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Diplomacy
PARIS, FRANCE - February 8, 2023: French President Emmanuel Macron welcomes Ukrainian President Volodymyr Zelensky with Chancellor Olaf Scholz at the Elysée Palace

The Impact of the War in Ukraine on the European Union

by Tomasz G. Grosse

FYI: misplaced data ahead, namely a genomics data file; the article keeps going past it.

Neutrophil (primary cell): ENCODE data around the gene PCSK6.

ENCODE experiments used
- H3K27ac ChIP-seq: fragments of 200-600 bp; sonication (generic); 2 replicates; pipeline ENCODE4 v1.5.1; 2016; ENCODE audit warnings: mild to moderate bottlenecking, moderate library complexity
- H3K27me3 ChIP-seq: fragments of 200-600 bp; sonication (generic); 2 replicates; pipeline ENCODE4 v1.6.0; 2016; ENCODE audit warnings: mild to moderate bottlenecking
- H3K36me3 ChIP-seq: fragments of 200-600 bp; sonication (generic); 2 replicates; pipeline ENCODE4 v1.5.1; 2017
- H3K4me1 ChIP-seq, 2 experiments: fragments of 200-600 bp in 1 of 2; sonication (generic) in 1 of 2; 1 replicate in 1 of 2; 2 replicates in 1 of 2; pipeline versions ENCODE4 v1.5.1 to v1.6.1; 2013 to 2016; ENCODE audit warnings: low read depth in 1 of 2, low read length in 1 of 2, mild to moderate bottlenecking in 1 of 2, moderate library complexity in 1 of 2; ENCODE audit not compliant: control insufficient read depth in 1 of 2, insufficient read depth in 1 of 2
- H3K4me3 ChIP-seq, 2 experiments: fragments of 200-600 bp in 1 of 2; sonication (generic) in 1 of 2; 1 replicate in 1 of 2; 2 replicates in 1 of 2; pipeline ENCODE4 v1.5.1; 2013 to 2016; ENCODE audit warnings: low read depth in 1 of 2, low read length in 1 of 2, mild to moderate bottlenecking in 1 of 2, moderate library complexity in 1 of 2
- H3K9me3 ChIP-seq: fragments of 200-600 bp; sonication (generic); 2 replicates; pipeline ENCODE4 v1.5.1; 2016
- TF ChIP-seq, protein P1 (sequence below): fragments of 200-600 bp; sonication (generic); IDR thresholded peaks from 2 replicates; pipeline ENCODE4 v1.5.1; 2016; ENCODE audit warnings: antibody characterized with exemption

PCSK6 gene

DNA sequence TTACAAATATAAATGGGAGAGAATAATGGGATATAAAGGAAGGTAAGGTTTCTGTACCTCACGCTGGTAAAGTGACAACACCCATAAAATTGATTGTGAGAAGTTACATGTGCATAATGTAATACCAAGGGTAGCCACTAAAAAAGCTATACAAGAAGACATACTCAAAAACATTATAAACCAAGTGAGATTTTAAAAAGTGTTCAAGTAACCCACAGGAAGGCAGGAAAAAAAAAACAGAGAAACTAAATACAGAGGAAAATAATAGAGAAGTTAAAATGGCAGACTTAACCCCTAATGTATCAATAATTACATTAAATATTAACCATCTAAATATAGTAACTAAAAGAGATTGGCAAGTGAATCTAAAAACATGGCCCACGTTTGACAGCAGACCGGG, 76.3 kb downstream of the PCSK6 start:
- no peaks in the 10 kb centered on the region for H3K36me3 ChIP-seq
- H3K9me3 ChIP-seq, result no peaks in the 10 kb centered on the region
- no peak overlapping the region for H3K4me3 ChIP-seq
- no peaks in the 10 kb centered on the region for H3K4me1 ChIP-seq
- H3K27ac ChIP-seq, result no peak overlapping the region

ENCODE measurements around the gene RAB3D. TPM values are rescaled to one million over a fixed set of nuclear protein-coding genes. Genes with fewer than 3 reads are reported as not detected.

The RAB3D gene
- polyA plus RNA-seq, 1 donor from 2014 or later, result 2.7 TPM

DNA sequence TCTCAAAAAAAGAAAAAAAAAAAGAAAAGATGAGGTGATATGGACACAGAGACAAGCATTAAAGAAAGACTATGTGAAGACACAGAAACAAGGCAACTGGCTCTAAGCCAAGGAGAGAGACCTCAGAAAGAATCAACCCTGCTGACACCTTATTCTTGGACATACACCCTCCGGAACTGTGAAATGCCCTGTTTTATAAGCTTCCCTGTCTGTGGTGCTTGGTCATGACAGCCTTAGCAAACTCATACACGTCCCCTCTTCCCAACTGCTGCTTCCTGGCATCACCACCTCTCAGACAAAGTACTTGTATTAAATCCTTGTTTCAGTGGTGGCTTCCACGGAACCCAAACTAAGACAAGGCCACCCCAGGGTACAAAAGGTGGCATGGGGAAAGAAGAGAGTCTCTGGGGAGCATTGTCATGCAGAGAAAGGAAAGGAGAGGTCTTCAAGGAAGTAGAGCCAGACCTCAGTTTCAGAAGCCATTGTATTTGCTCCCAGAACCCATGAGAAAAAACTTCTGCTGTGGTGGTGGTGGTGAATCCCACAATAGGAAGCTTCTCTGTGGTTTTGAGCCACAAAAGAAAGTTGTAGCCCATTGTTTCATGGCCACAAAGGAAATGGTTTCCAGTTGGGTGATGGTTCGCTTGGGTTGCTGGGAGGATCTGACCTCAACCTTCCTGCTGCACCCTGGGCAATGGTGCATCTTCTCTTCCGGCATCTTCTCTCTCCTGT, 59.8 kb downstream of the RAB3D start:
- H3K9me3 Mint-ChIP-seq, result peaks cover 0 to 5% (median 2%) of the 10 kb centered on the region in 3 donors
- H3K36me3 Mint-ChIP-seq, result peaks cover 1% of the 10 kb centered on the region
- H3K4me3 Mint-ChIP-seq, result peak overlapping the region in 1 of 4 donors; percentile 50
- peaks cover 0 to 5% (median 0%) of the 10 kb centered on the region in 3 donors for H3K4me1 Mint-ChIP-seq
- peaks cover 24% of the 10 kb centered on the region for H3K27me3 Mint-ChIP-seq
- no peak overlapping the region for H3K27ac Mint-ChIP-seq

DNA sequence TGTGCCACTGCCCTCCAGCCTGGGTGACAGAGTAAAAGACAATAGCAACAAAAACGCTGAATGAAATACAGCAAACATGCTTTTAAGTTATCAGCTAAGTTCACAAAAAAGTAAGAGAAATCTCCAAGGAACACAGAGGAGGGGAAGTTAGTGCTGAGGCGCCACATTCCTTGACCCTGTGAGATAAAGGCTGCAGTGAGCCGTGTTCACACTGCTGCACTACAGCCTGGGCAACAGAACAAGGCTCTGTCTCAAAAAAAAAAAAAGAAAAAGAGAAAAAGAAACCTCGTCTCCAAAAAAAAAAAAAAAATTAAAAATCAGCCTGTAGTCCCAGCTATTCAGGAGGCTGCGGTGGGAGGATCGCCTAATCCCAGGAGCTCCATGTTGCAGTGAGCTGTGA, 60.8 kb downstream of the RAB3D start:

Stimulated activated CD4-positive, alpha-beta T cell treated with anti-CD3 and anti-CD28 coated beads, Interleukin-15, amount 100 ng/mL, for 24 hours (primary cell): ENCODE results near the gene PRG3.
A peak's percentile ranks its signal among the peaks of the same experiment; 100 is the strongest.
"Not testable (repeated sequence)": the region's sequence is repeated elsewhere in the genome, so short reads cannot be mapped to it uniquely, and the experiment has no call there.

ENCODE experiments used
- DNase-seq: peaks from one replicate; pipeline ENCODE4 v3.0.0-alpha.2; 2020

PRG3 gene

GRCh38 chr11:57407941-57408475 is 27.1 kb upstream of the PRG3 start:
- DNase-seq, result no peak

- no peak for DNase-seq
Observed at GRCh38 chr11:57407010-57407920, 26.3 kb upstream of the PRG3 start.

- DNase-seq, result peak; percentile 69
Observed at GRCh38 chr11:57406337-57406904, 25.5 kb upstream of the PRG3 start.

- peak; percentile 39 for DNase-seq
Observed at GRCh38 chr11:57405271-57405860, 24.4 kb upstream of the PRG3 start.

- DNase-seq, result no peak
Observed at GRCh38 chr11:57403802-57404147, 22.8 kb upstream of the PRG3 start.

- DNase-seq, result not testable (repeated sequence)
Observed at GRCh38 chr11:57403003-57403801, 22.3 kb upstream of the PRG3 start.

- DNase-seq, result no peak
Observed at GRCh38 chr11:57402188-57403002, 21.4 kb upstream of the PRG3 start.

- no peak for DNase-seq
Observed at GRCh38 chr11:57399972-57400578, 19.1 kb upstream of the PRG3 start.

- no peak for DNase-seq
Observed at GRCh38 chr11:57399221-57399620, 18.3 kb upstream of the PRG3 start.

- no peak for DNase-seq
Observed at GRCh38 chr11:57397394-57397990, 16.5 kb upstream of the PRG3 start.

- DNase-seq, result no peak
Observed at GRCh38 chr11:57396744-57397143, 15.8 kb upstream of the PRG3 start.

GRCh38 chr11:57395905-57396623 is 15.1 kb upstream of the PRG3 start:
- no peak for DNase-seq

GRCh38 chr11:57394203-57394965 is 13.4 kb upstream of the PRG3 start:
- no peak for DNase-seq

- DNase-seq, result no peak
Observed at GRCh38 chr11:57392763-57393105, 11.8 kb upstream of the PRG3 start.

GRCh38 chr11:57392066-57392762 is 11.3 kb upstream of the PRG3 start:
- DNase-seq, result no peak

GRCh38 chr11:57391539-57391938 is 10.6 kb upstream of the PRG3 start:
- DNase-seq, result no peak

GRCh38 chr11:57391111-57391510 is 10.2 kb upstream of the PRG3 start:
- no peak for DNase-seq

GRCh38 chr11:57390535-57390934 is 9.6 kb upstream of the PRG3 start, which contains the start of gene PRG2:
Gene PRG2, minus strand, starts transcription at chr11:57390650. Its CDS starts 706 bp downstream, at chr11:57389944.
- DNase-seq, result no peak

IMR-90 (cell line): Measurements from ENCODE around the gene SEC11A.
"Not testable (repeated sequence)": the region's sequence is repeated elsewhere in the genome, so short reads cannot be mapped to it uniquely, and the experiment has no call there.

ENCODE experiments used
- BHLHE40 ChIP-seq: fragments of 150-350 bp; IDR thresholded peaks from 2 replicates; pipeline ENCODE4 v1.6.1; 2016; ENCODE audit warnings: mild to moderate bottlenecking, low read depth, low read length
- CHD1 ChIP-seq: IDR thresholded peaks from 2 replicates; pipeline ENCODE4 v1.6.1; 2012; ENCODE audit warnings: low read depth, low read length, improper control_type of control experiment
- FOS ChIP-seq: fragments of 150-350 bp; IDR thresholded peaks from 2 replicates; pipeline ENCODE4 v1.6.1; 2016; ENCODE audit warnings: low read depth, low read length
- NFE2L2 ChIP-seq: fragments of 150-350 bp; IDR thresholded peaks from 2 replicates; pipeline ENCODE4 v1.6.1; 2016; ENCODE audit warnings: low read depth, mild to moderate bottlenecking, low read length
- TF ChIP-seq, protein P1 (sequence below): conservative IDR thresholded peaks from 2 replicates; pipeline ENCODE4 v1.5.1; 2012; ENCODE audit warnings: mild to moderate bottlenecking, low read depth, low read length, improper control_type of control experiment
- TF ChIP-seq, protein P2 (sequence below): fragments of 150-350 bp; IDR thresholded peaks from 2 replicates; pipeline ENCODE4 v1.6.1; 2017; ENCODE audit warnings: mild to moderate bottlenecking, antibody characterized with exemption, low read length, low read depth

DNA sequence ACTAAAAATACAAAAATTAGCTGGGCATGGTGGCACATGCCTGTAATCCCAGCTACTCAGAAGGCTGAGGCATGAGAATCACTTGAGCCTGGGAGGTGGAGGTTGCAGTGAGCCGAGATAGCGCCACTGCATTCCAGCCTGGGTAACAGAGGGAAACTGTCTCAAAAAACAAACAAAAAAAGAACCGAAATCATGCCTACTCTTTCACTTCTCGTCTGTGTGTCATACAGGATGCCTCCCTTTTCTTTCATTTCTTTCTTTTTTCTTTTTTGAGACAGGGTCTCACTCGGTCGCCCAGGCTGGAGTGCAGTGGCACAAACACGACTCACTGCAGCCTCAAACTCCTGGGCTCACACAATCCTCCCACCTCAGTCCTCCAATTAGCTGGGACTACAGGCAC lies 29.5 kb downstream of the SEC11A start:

한국어로 읽기Leer en españolIn Deutsch lesen Gap اقرأ بالعربيةLire en françaisЧитать на русском French and German credibility has reached new lows on the Ukraine issue, risking European security as each seeks to sure up political and geopolitical influence. Solidarity is weak, and arms corporations have proven influential in national decisions for EU integration on security matters. In the numerous crises that hit the European Union (EU) in the 21st century – the role of the so-called “integration engine,” as the French-German duopoly is called – was crucial. However, after Moscow’s aggression against Ukraine in 2022, both integration leaders from Western Europe receded into the background. The leaders of aid for fighting Ukraine were mainly the countries of NATO’s eastern flank, led by Poland and the Baltic states. Germany and France defended themselves against too radical sanctions imposed on Moscow, did not support Kiev, and did not want, among other things, either Ukraine’s accession to the EU nor to NATO. Why did Paris and Berlin distance themselves from Russian aggression in 2022, which violated European values and human rights and also threatened the EU itself? In short, the war hit various economic interests that France and Germany conducted with Vladimir Putin’s regime. An example of this was the expansion of Nord Stream, a gas pipeline through the Baltic Sea, after Putin’s first military aggression against eastern Ukraine in 2014. It is worth recalling that the entire climate transformation in the EU in its initial phase was based on cheap Russian gas. Economic ties were not the only reason for the strange behavior of Berlin and Paris in the face of Moscow’s aggression. Geopolitical considerations were even more important. The elites of Western Europe have traditionally, with minor interruptions, cooperated with Russia and considered it an important economic and political partner. The geopolitical goal of both Western European countries was to seek strategic autonomy from Washington and rapprochement with Moscow and Beijing. Historically, Central Eastern Europe has been treated as an area of influence of Berlin and Moscow, which they share or (less frequently) compete for. Before 2022, for Berlin, this sphere of influence included the Central European countries and the Baltic states; for Moscow, this included Belarus and Ukraine. This is why, among other things, Western Europe distanced itself from Moscow’s aggression in 2022. It did not want to spoil relations with Moscow. It also did not want to provoke even greater Russian aggression, fearing a full-scale war with NATO. Western Europe wanted to reach an agreement with Putin as quickly as possible and return to the previous economic and geopolitical arrangement. However, in 2024, there was a clear change in Western Europe’s position towards the war in Ukraine. First, Germany increased its financial and military assistance, although it continued to block the delivery to Kiev of the most modern weapons requested by President Volodymyr Zelensky. France and Germany increased the scope of sanctions imposed on Moscow, although they were still full of loopholes that allowed the Kremlin to avoid them. Meanwhile, Berlin and Paris unblocked their veto on Ukraine’s accession to the EU, nevertheless they continued to maintain their opposition to Kiev’s membership in NATO. Under the influence of both Western European countries, the EU’s financial and military assistance to Kiev increased. It was still too small in relation to Ukraine’s needs, and Brussels faced great problems and delays in fulfilling aid declarations. The most radicalized person was President Emmanuel Macron who announced in 2024 that he would send troops to Ukraine. In the same year, German politicians proposed that NATO troops should protect the sky over western Ukraine from the territory of Romania and Poland. What caused this radical turn in Berlin and Paris? First of all, it turned out that both countries were losing credibility in NATO and the EU, and thus political influence in Central Europe and Ukraine. What was no less dangerous – especially for German politicians – was the growing dissatisfaction with their attitude in the US. The Germans feared that Washington would lose trust in Berlin and focus on NATO’s eastern flank, mainly Warsaw. Furthermore, Germany and France believed less and less in renewing good relations with Moscow. They also had little hope that their “neutral attitude” could protect Europe from further aggression by Putin, including his attack on NATO and EU countries. At this point, both Western European countries launched a diplomatic offensive to introduce changes in the European Union. It was primarily about revising EU treaties to strengthen the political influence of the two largest countries in Western Europe. Therefore, it was proposed, among others, the abolition of voting based on unanimity in foreign and defense policy, which gave a decision-making advantage to the countries with the greatest voting power (Germany and France). In addition, efforts were made to strengthen the Common Security and Defense Policy (CSDP). The main goal was to increase the production of ammunition and weapons from EU funds. Typically, such actions were aimed at strengthening the potential of arms corporations in Western Europe, as well as limiting arms exports from outside the EU, including from the US and South Korea. It goes without saying that in the event of a real threat from the East, the EU should not limit the transportation of weapons from non-European allies, because Europe itself produces too little ammunition and weapons. Nevertheless, subsequent actions of the European Commission after 2022 clearly rewarded aid for German and French corporations, as well as restricting access to arms imports from outside the EU. These attempts to strengthen the strategic autonomy of the EU against Washington are short-sighted in the face of a real threat on the EU and NATO. Moreover, instead of primarily supporting coordination within NATO, France and Germany have sought to duplicate the structures of the North Atlantic Alliance, focusing on the expansion of EU’s rapid reaction forces (rather than NATO’s rapid reaction forces), which were much more modest in terms of numbers and equipment. In other words, their goals were political, not real defense. The idea was to strengthen Franco-German leadership in Europe, and this was to be achieved by supporting the development of EU structures in the area of security. All these aspirations to expand the CSDP could encounter serious obstacles in implementation. First, Germany and France often disagree on EU security considerations, particularly when it comes to their own national interests. For example, the French were disappointed with Germany’s decision to purchase the American F-35 multi-role fighter capable of carrying nuclear warheads. This affected plans to build a sixth-generation aircraft in cooperation between German, French, and Spanish corporations. Moreover, Berlin was developing its own anti-aircraft and anti-missile defense project in the EU (European Sky Shield Initiative), to which it did not invite the French, and even competed with their own European defense program (La défense aérienne du continent). Therefore, Macron criticized the German shield initiative, which he considered hasty and incomplete. Instead, he promoted a truly “European initiative,” where the French arms industry is the dominant force. Secondly, the actions of France and Germany in the field of defense have been delayed and ineffective. More than two years after the announcement of the famous Zeitenwende, the modernisation of the Bundeswehr, the federal government in Berlin managed to order only eighteen Leopard 2 tanks and twelve Panzerhaubitz 2000. Thirdly, it became increasingly clear early on that Germany and France were not ready to defend NATO’s eastern flank in solidarity, wanting rather to show initiative and leadership in order to maintain geopolitical influence in Europe. In terms of real security, their subsequent ideas were controversial. They were certainly beneficial to their arms corporations. For all these reasons, the credibility of Germany and France has been trending downwards on eastern EU security considerations. For the time being, it is difficult to predict whether the plans of Paris and Berlin will ultimately be implemented and whether cooperation within the CSDP will be strengthened. However, if this does not happen, it will paradoxically be a good solution for the security of the eastern flank. Efforts to defend it will be focused within NATO and, above all, located in the countries most at risk from Moscow’s aggression. This analysis is based on a recent article published by the Journal of International Affairs.